The Academic Staff Union of Universities (ASUU)   called off its over one-month old strike on Monday,18th September,2017 after reaching an agreement with the Federal Government.

The ASUU President, Professor Ogunyemi Abiodun, announced after a meeting with the union’s executive committee that they would suspend the industrial action for one month till end of October. According to Professor Abiodun, this was to allow Government enough time to fulfill its promises as contained in the recent agreement with them. To this end, the union directed university lecturers to resume duty effective from Tuesday 19 September, 2017.

The union had embarked on an indefinite strike on Sunday, 13 August, 2017, following Government’s failure to implement the agreement reached with the union in November 2016.

Sources in the Labour Ministry indicated that ASUU’s decision to suspend the strike was reached after four hours closed door meeting with the Federal Government delegation led by the Minister of Labour and Employment, Dr. Chris Ngige.

At the meeting, a Memorandum of Understanding (MoU) was signed by the union’s President, Professor Abiodun and Dr. Ngige on behalf of the federal government. Others who signed the document were: President of the Nigerian Labour Congress (NLC), Comrade AyubaWabba; Permanent Secretary, Federal Ministry of Education, Architect Sonny Echono; Permanent Secretary, Federal Ministry of Labour and Employment, Mr. Bolaji Adebiyi; as well as other members of the government team.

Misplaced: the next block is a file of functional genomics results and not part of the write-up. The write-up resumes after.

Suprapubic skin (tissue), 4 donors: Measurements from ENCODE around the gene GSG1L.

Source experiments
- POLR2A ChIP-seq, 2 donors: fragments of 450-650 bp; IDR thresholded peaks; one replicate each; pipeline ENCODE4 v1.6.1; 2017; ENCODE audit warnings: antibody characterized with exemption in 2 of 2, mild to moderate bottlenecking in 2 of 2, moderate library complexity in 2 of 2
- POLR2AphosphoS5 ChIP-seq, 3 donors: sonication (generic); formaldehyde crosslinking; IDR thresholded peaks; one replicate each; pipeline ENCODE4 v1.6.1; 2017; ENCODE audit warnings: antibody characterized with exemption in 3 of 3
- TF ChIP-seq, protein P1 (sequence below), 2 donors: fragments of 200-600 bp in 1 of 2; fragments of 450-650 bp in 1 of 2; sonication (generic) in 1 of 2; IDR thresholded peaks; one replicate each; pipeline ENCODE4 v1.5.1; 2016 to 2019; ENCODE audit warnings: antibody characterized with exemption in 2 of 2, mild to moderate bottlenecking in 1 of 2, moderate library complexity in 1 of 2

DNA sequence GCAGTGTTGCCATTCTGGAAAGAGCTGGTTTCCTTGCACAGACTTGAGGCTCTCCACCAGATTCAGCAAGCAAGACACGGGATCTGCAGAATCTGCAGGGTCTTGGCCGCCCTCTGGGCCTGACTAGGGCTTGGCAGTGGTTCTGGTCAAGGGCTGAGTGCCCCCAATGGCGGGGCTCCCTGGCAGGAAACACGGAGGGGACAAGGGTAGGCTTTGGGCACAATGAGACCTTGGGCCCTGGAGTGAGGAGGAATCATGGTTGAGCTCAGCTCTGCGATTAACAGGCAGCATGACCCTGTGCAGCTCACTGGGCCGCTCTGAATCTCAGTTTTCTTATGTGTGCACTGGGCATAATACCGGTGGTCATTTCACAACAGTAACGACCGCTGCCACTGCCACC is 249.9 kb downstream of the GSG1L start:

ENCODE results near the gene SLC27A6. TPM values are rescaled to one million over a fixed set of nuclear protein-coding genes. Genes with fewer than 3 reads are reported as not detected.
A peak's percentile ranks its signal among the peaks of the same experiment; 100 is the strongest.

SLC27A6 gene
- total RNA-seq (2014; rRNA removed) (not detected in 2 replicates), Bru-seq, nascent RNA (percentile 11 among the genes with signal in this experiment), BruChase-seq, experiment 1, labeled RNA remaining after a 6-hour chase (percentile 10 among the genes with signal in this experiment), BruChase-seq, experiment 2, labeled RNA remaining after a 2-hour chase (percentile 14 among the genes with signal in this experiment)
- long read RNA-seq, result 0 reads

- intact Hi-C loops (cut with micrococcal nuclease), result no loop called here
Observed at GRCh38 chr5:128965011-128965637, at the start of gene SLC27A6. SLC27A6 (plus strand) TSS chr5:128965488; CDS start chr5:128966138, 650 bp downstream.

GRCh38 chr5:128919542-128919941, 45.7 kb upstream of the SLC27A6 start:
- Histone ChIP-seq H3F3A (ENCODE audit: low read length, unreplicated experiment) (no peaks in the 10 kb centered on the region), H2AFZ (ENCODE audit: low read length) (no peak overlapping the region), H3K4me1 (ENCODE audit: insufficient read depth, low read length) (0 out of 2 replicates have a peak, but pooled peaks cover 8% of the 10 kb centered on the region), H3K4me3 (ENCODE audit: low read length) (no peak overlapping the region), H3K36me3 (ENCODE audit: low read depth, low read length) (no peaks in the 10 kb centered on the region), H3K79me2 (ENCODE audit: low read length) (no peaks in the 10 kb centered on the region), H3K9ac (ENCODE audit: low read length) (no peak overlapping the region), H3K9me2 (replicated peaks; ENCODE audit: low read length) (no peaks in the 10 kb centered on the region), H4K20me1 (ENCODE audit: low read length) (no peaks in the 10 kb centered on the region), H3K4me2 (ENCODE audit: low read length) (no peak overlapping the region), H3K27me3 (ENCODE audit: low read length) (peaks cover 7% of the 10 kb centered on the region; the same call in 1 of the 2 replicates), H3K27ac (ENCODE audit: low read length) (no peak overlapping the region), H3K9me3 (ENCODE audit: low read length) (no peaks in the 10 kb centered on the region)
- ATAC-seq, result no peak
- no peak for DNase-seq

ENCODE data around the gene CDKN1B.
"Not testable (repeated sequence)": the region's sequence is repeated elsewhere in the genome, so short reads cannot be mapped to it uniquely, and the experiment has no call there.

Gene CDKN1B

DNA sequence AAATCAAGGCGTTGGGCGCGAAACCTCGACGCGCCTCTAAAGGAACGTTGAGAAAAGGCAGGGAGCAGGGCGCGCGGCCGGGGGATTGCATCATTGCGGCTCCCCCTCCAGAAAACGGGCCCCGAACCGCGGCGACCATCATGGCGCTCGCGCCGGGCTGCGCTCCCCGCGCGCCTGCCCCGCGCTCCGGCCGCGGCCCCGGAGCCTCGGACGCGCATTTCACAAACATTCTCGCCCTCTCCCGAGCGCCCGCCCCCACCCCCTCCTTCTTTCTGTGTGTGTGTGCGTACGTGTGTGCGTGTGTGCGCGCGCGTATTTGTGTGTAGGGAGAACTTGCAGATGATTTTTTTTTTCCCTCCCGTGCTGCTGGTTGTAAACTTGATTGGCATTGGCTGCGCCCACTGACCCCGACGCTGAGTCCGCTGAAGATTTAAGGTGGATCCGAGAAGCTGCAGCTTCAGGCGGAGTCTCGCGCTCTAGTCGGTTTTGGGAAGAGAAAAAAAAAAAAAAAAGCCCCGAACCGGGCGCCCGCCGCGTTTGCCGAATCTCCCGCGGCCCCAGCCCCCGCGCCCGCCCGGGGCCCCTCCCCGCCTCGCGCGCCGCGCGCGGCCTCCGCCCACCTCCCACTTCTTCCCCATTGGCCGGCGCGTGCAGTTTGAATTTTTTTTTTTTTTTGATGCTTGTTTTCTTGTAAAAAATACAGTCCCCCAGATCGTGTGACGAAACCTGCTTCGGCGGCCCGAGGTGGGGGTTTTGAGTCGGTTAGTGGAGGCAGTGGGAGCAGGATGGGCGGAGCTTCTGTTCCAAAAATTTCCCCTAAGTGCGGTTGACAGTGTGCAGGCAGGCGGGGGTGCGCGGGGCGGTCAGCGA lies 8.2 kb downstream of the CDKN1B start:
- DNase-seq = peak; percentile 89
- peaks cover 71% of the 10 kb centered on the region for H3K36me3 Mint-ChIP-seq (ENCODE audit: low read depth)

Highlights of the agreement reached included funding of government universities, payment of earned academic allowances, government responsibility as regards academic staff schools (primary wing), pension matters for professors, payment of salary shortfalls on which implementation has already commenced and resolution on exemption of Treasury Single Account (TSA) payment system in certain areas.

In his reaction, Dr. Ngige said the grey areas were conclusively dealt with to the satisfaction of both parties which he attributed to the spirit of give and take exhibited by both parties with great acknowledgement of the economic situation of the country.

Expressing hope that ASUU would call off the strike, the Labour and Employment Minister said: “ASUU will go back to consult its organ with a view to calling off the strike. We hope to hear good news from them in the next 24 hours so that our children can go back to class. They got nearly everything they wanted”.

Reacting, ASUU President, Professor Biodun Ogunyemi said:  “Government will hear us in the next 24 hours. It could even be less than that because our members are waiting for us”.

Professor Ogunyemi, who promised that the union would not rest on its oars until the country’s university education system is transformed, said it was high time Nigeria returned  to the era of being an educational tourist destination for other African countries. He appreciated the Labour Minister and his Education counterpart, as well as other stakeholders that were involved in the series of consultations that resulted in the milestone reached through the signed agreement.

Meanwhile the Monday Bulletin team had reported in the last edition of a possible end to the strike with the union agreeing to consider the Federal Government’s offer at a meeting held on Thursday 7 September, which lasted for about 13 hours in Abuja.